Monday, April 28, 2014

Crete was the latest of a series of mishaps that befell the British in 1941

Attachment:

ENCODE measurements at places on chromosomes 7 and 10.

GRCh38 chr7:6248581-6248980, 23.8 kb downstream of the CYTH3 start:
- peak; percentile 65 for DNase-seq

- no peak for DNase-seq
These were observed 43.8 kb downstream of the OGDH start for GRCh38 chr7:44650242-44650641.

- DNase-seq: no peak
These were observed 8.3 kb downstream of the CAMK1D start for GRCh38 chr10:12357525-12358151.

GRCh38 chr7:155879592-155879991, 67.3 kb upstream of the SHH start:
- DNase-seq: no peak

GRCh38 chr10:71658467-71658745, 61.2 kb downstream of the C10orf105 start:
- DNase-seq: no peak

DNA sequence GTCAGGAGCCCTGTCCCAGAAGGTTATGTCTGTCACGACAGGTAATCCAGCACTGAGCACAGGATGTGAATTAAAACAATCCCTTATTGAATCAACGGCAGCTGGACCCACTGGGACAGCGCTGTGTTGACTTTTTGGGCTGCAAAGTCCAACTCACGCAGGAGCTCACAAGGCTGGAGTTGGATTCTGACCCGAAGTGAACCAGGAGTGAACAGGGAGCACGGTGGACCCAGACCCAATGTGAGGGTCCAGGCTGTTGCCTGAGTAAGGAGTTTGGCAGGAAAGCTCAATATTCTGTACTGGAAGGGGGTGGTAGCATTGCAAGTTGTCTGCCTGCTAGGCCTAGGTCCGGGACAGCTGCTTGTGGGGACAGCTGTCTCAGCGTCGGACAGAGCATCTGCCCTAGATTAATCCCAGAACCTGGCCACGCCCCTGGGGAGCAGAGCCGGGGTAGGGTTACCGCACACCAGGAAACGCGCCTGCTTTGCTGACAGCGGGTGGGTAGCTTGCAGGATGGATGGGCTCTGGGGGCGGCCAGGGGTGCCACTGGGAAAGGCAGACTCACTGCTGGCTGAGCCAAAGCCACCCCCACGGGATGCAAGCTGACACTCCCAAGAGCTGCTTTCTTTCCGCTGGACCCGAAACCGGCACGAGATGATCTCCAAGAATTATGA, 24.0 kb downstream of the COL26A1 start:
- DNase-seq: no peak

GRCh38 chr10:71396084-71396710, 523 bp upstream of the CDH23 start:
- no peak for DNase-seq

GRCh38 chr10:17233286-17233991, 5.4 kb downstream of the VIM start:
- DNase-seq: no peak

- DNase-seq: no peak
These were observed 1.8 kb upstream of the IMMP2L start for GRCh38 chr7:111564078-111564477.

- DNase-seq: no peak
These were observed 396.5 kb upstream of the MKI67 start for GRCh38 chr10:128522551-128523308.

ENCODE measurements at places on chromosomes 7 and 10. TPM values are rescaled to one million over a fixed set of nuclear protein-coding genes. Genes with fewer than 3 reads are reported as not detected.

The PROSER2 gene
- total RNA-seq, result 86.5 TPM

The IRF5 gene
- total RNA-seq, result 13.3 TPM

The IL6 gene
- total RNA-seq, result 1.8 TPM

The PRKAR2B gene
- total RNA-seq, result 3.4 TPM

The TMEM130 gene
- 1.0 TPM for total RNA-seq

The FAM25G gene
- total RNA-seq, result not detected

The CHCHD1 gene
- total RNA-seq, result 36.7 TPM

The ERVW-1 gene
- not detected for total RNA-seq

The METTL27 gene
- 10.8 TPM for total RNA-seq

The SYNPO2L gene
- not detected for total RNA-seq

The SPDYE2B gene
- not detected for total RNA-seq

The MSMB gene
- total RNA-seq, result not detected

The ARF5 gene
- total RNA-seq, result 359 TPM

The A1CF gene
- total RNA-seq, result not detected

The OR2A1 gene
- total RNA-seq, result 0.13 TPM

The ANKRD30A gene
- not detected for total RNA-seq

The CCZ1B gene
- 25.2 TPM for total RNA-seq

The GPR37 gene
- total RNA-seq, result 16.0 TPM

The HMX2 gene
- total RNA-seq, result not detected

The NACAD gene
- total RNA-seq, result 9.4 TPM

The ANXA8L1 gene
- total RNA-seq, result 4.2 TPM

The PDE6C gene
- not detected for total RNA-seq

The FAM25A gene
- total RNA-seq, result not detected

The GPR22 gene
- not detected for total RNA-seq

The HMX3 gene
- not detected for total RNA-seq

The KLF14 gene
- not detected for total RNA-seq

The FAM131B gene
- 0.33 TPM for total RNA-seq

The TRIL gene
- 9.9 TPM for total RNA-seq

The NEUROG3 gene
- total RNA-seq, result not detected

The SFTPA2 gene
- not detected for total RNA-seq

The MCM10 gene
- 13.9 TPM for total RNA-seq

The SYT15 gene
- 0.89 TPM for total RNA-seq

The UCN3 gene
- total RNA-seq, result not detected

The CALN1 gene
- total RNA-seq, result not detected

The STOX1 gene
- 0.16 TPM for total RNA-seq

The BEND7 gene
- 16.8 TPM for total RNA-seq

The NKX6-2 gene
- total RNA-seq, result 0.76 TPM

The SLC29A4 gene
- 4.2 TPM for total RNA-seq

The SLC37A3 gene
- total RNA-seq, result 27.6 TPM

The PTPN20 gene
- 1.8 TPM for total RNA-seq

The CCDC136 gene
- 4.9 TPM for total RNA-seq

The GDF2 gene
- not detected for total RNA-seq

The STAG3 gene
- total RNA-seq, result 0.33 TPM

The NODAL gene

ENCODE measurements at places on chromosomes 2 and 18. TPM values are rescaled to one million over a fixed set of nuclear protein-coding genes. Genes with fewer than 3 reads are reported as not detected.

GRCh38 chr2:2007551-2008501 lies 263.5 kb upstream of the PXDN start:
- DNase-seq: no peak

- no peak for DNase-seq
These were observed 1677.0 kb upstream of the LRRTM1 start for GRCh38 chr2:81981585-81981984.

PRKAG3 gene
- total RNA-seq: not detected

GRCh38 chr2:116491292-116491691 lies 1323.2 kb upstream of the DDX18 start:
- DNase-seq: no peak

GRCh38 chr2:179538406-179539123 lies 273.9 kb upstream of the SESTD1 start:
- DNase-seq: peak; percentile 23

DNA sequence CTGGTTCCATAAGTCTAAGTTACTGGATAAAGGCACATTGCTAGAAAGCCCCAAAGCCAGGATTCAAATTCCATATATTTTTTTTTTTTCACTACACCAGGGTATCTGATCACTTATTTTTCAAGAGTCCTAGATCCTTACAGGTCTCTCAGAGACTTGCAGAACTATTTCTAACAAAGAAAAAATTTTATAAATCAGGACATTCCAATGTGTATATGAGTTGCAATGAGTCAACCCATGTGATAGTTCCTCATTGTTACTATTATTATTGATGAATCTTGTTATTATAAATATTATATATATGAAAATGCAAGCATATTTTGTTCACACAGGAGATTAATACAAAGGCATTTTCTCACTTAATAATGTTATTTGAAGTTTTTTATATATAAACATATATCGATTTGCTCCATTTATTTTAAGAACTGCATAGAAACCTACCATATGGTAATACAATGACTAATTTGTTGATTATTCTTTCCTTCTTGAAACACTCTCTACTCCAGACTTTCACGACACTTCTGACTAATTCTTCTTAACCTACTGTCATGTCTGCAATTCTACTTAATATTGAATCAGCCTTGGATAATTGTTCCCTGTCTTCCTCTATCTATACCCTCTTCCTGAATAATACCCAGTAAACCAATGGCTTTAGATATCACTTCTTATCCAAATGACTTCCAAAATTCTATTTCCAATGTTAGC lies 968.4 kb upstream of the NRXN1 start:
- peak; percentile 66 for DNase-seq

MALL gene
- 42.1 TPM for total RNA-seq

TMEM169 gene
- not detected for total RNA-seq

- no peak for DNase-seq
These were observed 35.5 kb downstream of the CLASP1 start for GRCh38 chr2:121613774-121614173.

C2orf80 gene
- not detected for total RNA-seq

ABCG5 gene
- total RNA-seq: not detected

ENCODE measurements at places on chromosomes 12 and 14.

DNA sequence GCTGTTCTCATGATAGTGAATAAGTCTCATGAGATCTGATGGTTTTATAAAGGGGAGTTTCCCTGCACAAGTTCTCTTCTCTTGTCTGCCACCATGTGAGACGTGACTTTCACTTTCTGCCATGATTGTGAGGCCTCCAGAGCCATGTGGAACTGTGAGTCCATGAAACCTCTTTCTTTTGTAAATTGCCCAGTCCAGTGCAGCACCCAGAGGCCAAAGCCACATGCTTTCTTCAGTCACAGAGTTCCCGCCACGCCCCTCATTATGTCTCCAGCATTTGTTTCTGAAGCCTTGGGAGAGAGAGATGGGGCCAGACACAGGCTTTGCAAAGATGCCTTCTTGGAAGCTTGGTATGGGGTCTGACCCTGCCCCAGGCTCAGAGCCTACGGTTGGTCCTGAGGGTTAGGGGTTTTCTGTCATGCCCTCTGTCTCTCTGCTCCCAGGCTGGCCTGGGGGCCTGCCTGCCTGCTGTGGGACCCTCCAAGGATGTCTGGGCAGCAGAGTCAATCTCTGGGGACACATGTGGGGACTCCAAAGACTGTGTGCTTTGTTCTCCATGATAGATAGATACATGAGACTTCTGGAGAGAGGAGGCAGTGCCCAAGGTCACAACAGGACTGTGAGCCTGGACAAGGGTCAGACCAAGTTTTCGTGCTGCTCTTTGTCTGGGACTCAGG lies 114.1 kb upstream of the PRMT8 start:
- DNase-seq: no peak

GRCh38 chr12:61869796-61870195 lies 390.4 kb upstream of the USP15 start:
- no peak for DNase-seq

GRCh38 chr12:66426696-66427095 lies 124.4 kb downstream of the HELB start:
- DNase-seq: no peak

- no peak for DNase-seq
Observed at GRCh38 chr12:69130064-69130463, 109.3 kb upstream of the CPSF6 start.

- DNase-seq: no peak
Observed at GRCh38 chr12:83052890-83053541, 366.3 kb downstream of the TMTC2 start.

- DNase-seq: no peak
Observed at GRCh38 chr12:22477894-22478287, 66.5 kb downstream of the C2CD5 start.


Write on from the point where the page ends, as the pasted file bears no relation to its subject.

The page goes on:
To put the battle for Crete into context, this was just one of a series of operations that were conceived on short notice, without adequate planning or resources. Winston Churchill became Prime Minister when Neville Chsmberlain resigned in May 1940, when his policies had led to war with Germany and then to the fall of France. The army was extracted from the continent at Dunkirk, an epic episode. Almost immediately, Britain was attacked by heavy air attacks that were eventually defeated, with the air force being an important role. As early as late 1940, Churchill thought that they ought to be involved in the defense of Greece. The successful campaign in Egypt into Libya was halted and a portion of the force was sent to Greece. Both of those moves had great consequences. The Germans were allowed to send a mechanized force to Libya and Rommel proved superior to the generals that the British could field. General Wavell, the theater commander, had a role in all this, just as the Prime Minister had. Many of the moves were made on the spur of the moment, without adequate planning or supervision. Ultimately, after the defense in Greece collapsed, some of the force was withdrawn and some of the unfortunates were deposited on Crete. General Freyberg was thrown into the role of commander in Greece immediately after his withdrawal from Greece, where he had taken command of the rearguard. General Freyberg had little positive impact on the battle in Crete. The only successes were had by brigade and battalion commanders. The New Zealanders at Maleme failed in the defense. Suda Bay was ultimately lost. The defenders at Retimo did well, but were mostly surrendered when there seemed to be no escape for them. They were handicapped by not having secure communications. They were handicapped by having a commander who only recently had become a battalion commander and then he, Ian Campbell, was thrust into a brigade commander role. If they had been informed they might have withdrawn to the south. The only bright spot was the defense of Heraklion and then the successful embarkation of the force there. They had the luxury of having an experienced British brigade commander and a large force. The movement of men to the south beaches on Crete was without adequate supervision and men were lost who should have been able to have been saved. This is based on the account in Vol.II of the Australian Official History.

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